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New ABI Research Report Explores Active Safety Technology Market

March 31, 2009

 LONDON --- Intelligent transportation systems (ITS) have been under development for more than a decade and the promise of road-infrastructure based traffic management is still years away. However, some car manufacturers are moving ahead with autonomous radar-based obstacle detection systems, according to a new study from ABI Research. 

"Vehicle manufacturers are mainly interested in active safety as a new differentiator," said ABI Research Practice Director Dominique Bonte. "However, avoiding accidents has a huge impact on traffic congestion levels, the reduction of which remains the primary goal of ITS." 

Toyota is planning to add a millimeter-wave radar system to some of its car models in Japan in 2009. The driver is warned about potential side and front collisions. When a crash is imminent, automatic braking, seat belt retraction and air bag deployments are initiated. In the U.S., a similar pre-collision system will be available on the 2010 Toyota Prius as an option. A similar feature was announced by Hyundai at the Consumer Electronics Show.  However, the current automotive slump will delay the adoption of active safety as a standard option across all brands, ABI noted.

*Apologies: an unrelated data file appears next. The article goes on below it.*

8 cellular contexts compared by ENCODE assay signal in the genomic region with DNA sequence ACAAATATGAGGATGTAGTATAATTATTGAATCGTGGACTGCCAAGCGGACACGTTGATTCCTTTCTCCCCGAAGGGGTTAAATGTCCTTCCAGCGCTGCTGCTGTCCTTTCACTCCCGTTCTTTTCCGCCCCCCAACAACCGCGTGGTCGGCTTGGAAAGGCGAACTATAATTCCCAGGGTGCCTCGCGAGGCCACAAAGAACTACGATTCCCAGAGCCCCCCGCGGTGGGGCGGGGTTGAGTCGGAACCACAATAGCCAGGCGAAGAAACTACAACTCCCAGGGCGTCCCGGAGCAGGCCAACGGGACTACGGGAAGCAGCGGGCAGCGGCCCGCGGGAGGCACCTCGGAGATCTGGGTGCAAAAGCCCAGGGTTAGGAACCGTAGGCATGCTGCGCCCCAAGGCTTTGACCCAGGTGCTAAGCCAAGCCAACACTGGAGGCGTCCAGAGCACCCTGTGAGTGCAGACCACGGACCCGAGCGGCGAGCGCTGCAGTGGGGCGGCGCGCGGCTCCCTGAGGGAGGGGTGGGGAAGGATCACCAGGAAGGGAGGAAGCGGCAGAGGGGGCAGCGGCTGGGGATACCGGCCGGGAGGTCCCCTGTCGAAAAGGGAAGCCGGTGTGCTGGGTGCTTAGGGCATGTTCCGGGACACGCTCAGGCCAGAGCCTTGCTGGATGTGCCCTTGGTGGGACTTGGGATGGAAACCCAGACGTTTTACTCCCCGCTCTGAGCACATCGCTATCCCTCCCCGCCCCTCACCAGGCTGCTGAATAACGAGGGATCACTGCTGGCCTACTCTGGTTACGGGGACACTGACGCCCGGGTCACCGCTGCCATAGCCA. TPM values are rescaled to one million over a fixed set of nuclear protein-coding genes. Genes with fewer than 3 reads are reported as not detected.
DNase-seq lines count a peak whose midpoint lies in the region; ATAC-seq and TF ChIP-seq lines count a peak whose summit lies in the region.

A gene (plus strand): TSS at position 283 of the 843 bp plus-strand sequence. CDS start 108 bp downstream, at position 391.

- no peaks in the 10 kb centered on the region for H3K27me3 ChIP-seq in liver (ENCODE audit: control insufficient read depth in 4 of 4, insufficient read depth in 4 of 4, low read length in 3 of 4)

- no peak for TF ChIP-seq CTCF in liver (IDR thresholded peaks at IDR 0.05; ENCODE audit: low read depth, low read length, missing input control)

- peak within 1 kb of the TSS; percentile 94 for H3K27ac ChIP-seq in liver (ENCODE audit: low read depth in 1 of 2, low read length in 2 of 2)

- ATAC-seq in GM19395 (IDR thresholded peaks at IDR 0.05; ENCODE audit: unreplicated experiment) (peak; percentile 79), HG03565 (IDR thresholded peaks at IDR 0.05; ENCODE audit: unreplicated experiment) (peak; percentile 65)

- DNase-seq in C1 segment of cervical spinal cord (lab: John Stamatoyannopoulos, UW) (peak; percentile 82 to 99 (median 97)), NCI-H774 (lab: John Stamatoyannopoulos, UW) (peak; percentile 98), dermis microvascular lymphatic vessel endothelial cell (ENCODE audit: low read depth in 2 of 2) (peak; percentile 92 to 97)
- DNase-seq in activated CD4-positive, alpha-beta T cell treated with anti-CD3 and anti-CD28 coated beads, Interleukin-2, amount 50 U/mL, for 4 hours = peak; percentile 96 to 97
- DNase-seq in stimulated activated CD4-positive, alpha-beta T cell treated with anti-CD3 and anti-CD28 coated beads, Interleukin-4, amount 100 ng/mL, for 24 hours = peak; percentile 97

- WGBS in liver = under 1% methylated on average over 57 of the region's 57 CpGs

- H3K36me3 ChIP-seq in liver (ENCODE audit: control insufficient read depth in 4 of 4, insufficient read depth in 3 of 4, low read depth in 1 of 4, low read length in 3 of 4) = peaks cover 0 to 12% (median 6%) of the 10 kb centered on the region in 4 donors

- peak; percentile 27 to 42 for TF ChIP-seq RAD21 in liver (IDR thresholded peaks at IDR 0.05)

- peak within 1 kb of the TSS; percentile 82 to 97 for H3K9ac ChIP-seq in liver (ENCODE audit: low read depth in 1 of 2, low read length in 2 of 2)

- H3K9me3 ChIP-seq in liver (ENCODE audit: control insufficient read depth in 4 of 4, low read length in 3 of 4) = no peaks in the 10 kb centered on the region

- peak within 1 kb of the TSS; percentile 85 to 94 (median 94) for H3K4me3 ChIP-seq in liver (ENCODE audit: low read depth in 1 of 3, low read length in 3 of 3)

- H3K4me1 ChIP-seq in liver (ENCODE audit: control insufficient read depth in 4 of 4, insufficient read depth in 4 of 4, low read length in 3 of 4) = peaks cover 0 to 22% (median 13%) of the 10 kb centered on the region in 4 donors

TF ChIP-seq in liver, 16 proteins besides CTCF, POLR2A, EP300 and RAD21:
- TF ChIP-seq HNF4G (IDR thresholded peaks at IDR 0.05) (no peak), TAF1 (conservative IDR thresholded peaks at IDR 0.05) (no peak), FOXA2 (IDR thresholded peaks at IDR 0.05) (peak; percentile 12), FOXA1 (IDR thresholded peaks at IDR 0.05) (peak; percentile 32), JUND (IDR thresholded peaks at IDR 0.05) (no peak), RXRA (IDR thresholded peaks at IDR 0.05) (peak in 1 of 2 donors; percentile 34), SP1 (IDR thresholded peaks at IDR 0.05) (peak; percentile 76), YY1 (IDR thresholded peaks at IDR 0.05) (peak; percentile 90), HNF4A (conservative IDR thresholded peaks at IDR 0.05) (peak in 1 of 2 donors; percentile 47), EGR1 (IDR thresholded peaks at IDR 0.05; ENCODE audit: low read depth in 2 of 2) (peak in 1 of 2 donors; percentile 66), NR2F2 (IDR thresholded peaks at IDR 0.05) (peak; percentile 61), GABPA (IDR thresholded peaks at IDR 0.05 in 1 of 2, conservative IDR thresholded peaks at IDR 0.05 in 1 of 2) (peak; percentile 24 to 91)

To realize the benefits of integrated traffic management, ITS requires vehicle-to-vehicle and vehicle-to-infrastructure communication. While many successful tests based on the Dedicated Short Range Communication (DSRC) protocol are ongoing in Japan (ITS-Safety 2010 project), Europe (ERTICO, CAR 2 CAR Communication Consortium) and the U.S. (DoT's IntelliDriveSM project), full rollout is not expected before 2015. 

In the meantime, several subcomponents of ITS are in place. The Toll Collect consortium introduced GPS-based electronic road tolling in Germany in 2005 with more than 650,000 on-board units installed in trucks so far. In 2008, ERTICO's Road Charging Interoperability (RCI) project demonstrated seamless interoperable tolling technology in six EU countries. Automatic emergency calling is available with Onstar and Ford Sync in the U.S. and will be mandatory in Europe by 2013 via the eCall project. 

ABI Research's new report, titled "Intelligent Transportation Systems Market Overview," examines the main applications within this huge topic and how they are relevant to the global market. Business and market drivers and barriers are discussed for each region. This report is part of two ABI Research services, Telematics and Location Based Services. 

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